Cider with Penny

October 16, 2007

Weingut, ciderbesser

Edited highlights of Aachen for more… read the full version on my other blog.

And so, would I recommend Germany to other cider-loving vegetarians? Rather than simply “getting by” in a carnivorous country, I discovered that Germany has rather a lot to offer, particularly in May when the fields are splashed with strawberries, when the bakeries offer a delicious variety of cakes and breads including my favourite — to eat not to order — sonnenblumenkernbrot, and when the asparagus, or spargel as Germans call it, begins to be harvested. German asparagus is quite unlike ours. It’s white, slightly stringy but soft and with a texture almost more like a fruit than a vegetable. It is often served with just butter or potatoes, and many glasses of wine. The Rhineland produces some of the most exquisite wine I’ve ever tasted, from the raucous Weinstube taverns of Mainz to the gentle Weingut dotted in the fields around Trier.

And Germany harbours a dark, ciderous secret known as Apfelwein or Viez. It’s not on the menu, it arrives in big ceramic tankers, and it’s pronounced feets — possibly because it’s a mean feat to finish a glass, or perhaps just because it smells a bit like well-worn socks. I first discovered it in an al fresco restaurant on the banks of the Rhine in Trier, while eating some freshly caught fish.

Half-way through the tankard, it occurred to me that a) Viez is
stronger than ordinary cider and b) I was sufficiently tipsy to fancy a
trip to a nearby rock festival. Three Viez, five euros and ten minutes
later I arrived at Rock Total, which can only be described as the
Glastonbury festival’s long-lost poverty stricken cousin. Amid the
sticky tables, beer-soaked grass and everso cheery Germans — “Ja,
I want to be a Rock Star! Neine, Ich bin eine Rock Star!” — I was left
pondering gently if Charlemagne ever spilt Viez on his throne.

Fair cider tales

Once upon a time there was a young girl called Rosé. Who was beautiful. And liked to sleep a lot. At her christening, her fairy godmothers floated into the majestic hall where she was laying in a manger*, and conjured up three wonderful gifts for her. The first gift came in a glass. The glass contained a lovely golden liquid, dimpled with delicate bubbles. The first fairy godmother whispered above the sleeping babe, "I give you the gift of cider" and then fluttered off. The second gift came in a can. The can contained a lovely golden liquid, glistening like the eyes of a doleful donkey. The second fairy godmother whispered above the snoring lass, "I give you the gift of cider". And fluttered off. And the third fairy godmother came over and tucked a barrel containing lovely golden liquid, reeking like the innards of a welsh farmer at harvest time, in with the child, and said "never mind the first two presents love. This'll get you pissed in no time".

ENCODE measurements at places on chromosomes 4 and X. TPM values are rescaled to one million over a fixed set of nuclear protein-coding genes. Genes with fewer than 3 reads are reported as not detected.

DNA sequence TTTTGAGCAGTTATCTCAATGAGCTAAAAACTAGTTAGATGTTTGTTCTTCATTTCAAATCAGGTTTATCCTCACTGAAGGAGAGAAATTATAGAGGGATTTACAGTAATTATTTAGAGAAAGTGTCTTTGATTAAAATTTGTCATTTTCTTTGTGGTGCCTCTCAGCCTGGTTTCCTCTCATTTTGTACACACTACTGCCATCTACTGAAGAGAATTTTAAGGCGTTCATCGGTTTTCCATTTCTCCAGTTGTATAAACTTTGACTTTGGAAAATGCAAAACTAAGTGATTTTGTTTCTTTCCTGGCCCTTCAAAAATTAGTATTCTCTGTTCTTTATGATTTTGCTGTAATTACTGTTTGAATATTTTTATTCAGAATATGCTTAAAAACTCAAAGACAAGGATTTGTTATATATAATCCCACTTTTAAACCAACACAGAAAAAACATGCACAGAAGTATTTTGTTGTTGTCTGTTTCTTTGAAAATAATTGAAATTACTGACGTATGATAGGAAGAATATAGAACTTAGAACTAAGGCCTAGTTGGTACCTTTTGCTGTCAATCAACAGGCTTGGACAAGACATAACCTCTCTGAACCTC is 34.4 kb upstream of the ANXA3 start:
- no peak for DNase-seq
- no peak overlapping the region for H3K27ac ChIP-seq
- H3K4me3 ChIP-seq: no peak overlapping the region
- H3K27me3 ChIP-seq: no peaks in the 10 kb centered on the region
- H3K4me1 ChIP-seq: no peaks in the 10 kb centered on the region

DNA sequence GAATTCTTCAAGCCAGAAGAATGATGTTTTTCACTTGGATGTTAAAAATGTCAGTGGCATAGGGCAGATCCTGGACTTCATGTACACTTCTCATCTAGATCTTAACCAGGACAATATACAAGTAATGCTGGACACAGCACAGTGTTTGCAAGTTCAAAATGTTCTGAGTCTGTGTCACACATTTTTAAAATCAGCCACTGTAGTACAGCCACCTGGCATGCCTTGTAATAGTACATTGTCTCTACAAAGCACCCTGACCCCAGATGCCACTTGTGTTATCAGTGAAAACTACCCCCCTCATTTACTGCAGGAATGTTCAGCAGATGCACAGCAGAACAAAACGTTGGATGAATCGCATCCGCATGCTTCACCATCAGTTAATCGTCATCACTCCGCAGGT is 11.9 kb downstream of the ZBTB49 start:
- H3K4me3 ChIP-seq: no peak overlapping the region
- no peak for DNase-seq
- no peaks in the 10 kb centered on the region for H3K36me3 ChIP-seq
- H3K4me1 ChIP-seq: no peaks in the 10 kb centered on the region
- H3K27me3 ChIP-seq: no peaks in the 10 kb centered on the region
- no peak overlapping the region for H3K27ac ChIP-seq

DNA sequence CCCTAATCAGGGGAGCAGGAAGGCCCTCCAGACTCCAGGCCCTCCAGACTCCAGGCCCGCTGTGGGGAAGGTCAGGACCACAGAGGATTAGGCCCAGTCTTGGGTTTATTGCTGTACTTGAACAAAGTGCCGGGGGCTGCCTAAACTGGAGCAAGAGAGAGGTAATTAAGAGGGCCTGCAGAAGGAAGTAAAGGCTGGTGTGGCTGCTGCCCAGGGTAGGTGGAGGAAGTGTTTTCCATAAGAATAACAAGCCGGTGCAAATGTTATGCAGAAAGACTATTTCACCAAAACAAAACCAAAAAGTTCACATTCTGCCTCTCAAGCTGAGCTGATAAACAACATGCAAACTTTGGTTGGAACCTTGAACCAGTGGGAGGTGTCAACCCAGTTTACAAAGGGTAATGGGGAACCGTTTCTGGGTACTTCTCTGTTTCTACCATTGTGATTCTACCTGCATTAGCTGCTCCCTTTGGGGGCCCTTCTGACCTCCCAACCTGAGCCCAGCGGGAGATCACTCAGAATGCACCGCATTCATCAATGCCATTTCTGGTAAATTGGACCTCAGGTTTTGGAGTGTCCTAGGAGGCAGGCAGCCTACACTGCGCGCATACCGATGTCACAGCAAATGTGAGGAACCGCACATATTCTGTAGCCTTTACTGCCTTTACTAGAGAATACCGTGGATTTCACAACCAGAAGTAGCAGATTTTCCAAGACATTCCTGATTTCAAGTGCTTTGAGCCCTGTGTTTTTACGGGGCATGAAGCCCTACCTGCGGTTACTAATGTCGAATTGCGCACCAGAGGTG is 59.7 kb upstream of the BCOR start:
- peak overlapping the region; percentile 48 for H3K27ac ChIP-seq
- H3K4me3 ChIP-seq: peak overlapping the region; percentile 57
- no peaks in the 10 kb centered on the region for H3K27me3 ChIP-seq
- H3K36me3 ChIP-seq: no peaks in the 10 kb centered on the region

I am that child. Come and share the gifts of cider cider and cider with me, at my flat.

An apple a year…

… makes the doctor appear. Well, it's probably not that drastic but such is my obsession with getting my five-a-day that I fear it may just happen. I was merrily eating a granny smith when I was struck by the fact that we are SLAP BANG WALLOP in the middle of the apple season and, hence, the cider season — I presume, I'm not a horticulturalist (I'm not haughty full stop) — and so why oh why am I offered granny smiths and pink ladies instead of coxes? I can't really complain as the fruit is a freebie from work but still… I blame the supermarkets. Right, now, just because I have been away from this blog for a long eleven months, it doesn't mean that I haven't been involved in ciderous activities. In fact, it must be about a year since I went to my first cider (well, beer) festival, in Twickenham. I've been collecting umpteen cuttings, from publications as varied as the South West Trains magazine to the Financial Times, on all aspects of cider, following the decline of Magners (well, if you will set a precedent for charging £4.50 for a pint of something that's renowned for being cheap and nasty, that's your lookout) and even had my first cider-related post on a GU blog (although I'll be damned if I can find it again. The Guardian's search engine is a bit rubbish, and I had no idea that the newspaper refers to cider so extensively, albeit often in a derogatory way). But I haven't yet had the time and the inclination occurring in sync to enable me to add this info etc. to the blog. Oh for an online home… There have been two occasions of big cider-related fun this year. The first was the discovery of apfel wein, or viez, in Germany, and I'll post the relevant bit from my article about it below (or rather, above). The second was a cider with Rose (not sure how to do the accent) party, my inaugural party in Putney Towers, and, if I've still got it, I'll publish my daft musings from the invitation here as well. So there you go, 11 months of cider, but hey, we all need time to mature.